This lack of respect extends to the physical artifact itself. While the creative contents are fine, even managing to entertain despite the mish-mash of inking, the physical contents lack even cursory care and attention. The cover is a graduate of the school of Intern With Photoshop, the colouring in general is imprecise and wishy-washy and when blood is shown to fly from punctured bodies it is coloured yellow. Yellow. Maybe The Punisher fires harmless custard bullets? Maybe the people he kills are aliens? Maybe Kevin Tinsley needs biology lessons? Maybe Marvel don’t give a chuff? Which, y’know, is their prerogative and all but this costs $15.99 and I don’t think it’s whiny for someone handing over that amount of cash to expect a decent product in return. I hear your TPBs don’t sell so well, Marvel? Maybe that’s why.


Despite all that it is still a sound piece of hugely testicular entertainment which does its job well due to the professionalism of Dixon, Buscema et al. but the fact that it’s such a cheapjack package makes it only EH! If, however, you like John Buscema, daft violence and got it for a fiver it’s really GOOD!


And that’s it from me and now...back to the COMICS!

Wait, What? Ep. 70: The Hour (Times 2.5)

Demolition Derby from Jon Pinnow on Vimeo.

The Pact still holds! Another week in 2012, another episode of Wait, What?

We are still experimenting with the done-in-one podcast (although many of you have used our comments thread to weigh in and say you like multiple eps. because it gave you something to look forward to...which I was worried might be the case but nobody articulated it before the change-up). I'm thinking I might get us back to two installments (or more) per ep. because something about it reminds me of the way Marvel U.K. used to chop up stories from U.S. Marvel comics and that sorta fits Graeme and I, in a way.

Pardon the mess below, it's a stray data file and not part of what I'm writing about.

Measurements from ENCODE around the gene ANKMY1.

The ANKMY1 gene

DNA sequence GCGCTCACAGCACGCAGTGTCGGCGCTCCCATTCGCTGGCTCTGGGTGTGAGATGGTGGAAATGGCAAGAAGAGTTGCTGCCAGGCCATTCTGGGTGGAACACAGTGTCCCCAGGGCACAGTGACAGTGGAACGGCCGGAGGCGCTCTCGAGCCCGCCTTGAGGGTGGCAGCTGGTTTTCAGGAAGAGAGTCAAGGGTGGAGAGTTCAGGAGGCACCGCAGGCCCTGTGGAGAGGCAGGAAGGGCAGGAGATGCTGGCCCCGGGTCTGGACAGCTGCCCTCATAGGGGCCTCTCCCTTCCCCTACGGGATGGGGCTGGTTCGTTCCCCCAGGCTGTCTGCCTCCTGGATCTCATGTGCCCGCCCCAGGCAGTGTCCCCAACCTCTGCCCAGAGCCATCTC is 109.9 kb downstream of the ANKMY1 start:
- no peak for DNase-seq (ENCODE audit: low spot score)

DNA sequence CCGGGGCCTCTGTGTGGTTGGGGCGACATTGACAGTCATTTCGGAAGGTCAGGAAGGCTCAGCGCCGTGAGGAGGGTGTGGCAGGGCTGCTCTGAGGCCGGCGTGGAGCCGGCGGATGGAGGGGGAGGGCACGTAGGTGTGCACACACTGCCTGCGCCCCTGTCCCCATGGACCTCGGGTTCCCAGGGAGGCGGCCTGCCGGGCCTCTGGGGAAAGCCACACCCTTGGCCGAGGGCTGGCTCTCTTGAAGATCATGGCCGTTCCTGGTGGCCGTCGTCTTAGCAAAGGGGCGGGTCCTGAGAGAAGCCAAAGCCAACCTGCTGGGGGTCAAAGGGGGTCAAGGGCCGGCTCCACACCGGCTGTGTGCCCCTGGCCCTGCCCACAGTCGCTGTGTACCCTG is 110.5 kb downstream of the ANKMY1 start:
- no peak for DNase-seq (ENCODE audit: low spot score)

But, uh, it may be a while because there's something nice about only recording one intro, mixing one episode, etc., etc. So here is all two and half hours of Wait, What? Ep. 70, with the dauntless Graeme McMillan and the all-too-full-of-daunts me talking getting hacked, dreams about comics, Brubaker and Philips' Fatale, the Elseworlds 80 page giant, Chuck Dixon's G.I. Joe comic for IDW and Seal Team Six, Defenders #2, Action Comics #5, OMAC #5, Uncanny X-Men #4, New Teen Titans, Downton Abbey, Mission Impossible: Ghost Protocol, Avengers Annual, Freak Angels, Mud Man, Witch Doctor: The Resuscitation and King Cat Comics #72 by John Porcellino (the star of the short embedded above).

Sensible souls surely spotted said spirited show (on iTunes), but for hearty heroes hoping to hear happenings here (hear, hear!):

Wait, What? Ep. 70: The Hour (Times 2.5)

As always, we appreciate your patronage and thank you for listening!